How to Make Minced Garlic for the Freezer and Stop Paying High Prices for Minced Garlic in a Jar
posted by Kalyn Denny on October 17, 2012
Make your own minced garlic and freeze, then thaw in the fridge when you need minced garlic.
I know some of you are total garlic purists who’d never use anything but freshly peeled and minced garlic, and those people won’t need this tip. I do use fresh garlic for any dish where I want that sharp garlic flavor, and love my little garlic chopper when I need to chop a lot quickly. But for lots of recipes, especially when the garlic is going to be simmered in a sauce, soup, or stew, I like the convenience of pre-peeled garlic cloves, or (gasp) even minced garlic in a jar. What I don’t like is paying too much money for little jars of minced garlic that only last a week or two, so I started making my own pre-minced garlic for the freezer. Here’s how I do it.
I’m a fan of these Christopher Ranch Garlic Cloves, and buy them at Costco where this huge bag is $4.99. (This product used to come in a jar.) I can’t use this big bag of garlic cloves before they start to go bad in the fridge, so I came up with the idea of mincing the garlic and freezing it.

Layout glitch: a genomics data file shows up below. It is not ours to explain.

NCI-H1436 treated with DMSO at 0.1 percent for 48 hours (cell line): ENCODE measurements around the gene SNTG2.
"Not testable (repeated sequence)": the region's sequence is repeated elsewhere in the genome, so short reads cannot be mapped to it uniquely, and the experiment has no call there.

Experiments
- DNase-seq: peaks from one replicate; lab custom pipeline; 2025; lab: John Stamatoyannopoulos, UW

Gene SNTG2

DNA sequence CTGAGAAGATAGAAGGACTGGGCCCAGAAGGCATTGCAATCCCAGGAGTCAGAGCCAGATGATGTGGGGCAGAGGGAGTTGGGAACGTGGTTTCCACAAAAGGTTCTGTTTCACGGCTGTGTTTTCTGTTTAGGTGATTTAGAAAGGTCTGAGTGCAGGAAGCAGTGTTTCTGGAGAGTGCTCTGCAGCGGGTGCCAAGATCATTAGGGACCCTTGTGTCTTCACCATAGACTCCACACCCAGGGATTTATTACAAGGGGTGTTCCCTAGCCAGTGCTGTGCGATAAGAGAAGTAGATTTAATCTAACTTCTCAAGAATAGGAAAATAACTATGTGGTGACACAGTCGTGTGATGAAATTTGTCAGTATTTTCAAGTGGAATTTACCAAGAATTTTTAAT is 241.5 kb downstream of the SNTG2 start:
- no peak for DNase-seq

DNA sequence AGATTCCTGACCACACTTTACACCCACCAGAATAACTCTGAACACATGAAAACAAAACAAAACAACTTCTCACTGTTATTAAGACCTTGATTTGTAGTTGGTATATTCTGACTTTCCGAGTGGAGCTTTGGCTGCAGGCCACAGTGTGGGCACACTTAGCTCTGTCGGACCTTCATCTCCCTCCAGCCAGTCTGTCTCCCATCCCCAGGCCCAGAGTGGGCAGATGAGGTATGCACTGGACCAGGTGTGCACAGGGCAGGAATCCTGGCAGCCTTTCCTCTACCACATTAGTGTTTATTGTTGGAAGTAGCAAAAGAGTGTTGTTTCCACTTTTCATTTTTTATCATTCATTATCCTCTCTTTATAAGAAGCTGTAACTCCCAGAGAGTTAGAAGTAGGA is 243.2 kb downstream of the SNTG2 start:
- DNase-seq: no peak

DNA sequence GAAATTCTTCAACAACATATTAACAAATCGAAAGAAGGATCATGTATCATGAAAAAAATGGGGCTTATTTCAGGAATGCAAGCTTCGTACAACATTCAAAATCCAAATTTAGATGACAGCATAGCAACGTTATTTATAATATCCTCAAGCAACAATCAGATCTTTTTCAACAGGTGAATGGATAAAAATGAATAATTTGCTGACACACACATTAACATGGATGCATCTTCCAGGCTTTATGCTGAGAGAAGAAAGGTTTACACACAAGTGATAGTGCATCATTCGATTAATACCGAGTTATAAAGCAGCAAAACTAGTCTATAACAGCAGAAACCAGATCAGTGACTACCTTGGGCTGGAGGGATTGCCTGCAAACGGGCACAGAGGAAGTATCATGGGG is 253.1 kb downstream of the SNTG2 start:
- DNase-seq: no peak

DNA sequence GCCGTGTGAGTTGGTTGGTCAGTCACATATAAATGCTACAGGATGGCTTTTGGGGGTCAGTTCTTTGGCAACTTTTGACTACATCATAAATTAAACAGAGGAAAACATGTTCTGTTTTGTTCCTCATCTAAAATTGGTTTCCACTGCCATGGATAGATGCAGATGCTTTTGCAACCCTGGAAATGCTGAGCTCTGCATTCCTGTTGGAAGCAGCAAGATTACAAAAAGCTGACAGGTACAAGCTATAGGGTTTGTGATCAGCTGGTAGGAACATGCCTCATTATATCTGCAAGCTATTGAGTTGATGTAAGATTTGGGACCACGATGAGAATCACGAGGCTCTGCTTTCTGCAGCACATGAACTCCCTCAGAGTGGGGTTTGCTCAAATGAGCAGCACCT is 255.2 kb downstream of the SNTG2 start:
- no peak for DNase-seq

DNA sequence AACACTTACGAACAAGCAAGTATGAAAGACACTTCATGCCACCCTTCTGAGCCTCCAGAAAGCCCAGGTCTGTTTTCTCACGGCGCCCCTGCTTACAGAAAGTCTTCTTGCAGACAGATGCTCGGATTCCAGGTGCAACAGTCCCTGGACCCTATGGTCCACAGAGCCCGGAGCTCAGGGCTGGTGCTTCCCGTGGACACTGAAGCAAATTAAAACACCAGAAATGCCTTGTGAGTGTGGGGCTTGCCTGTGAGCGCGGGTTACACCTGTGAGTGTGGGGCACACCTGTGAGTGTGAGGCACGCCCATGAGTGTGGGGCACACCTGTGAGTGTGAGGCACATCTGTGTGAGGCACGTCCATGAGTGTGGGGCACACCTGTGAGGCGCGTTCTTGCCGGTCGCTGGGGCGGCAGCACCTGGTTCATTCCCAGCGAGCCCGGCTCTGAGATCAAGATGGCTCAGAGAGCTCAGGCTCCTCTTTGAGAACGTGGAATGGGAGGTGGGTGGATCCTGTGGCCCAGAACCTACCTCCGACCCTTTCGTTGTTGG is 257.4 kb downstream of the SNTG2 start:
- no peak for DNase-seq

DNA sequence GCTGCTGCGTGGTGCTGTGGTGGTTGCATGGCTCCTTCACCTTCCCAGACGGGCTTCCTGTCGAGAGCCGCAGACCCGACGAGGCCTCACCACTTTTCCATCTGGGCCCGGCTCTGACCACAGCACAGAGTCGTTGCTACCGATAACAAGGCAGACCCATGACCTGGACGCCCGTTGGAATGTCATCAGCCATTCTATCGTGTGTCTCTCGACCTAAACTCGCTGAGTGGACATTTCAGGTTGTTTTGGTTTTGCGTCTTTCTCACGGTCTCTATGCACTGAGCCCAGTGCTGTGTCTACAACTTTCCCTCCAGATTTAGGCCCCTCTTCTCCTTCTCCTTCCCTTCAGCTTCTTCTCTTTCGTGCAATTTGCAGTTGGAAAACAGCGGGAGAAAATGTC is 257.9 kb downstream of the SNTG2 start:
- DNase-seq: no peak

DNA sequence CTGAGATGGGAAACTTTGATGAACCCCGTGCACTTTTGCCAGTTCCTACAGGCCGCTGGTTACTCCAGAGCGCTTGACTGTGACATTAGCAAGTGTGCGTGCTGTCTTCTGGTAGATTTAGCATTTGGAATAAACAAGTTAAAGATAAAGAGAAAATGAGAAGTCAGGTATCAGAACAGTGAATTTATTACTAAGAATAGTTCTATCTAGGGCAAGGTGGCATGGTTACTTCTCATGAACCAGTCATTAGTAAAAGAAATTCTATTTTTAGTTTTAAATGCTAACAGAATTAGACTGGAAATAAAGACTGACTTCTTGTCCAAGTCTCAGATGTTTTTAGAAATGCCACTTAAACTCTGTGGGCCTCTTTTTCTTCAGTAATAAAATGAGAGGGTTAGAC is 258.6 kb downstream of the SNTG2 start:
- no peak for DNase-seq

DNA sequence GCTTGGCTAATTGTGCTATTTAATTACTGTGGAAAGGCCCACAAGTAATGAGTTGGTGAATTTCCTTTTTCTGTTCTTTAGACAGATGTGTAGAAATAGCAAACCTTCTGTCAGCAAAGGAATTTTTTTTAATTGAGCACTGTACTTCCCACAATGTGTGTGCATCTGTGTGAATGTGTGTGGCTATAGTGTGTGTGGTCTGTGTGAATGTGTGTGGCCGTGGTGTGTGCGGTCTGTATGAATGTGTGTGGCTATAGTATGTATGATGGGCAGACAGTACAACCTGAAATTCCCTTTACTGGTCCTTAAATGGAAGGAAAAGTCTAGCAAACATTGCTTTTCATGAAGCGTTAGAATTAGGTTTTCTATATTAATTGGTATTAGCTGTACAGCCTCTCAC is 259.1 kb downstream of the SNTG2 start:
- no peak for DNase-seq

I minced the garlic in my food processor fitted with the steel blade. I wanted chunky minced garlic, so I pulsed the machine on and off until I had the texture I wanted. You could let it go longer for garlic puree.
I chopped up about half the bag of garlic cloves, which just filled this mini-muffin tin, and I froze the garlic in this overnight. Each little ball of garlic is 2-3 tablespoons of minced garlic. (You could also use an ice-cube tray.)
When the garlic was frozen hard I sealed all the little cubes of frozen garlic into a bag, using my FoodSaver Vacuum Sealing Machine. Then the whole package went into the freezer. (Label it so you know when you put it in there!)
I cut open the bag and take out two cubes at a time, which I store in a little jar in the fridge. This frozen-and-thawed garlic will keep in the fridge for a little over a week, and I like the idea that it doesn’t have any preservatives, which the expensive jars of minced garlic often contain.
If you have more tips for storing garlic, let us know about them in the comments! You can find more cooking tips or tips for freezing foods under the tab Cooking Tips at the top of the blog.
All the kitchen gadgets mentioned in this post are things I purchased myself or received as a gift, and none of these companies know that I am mentioning their product on my blog.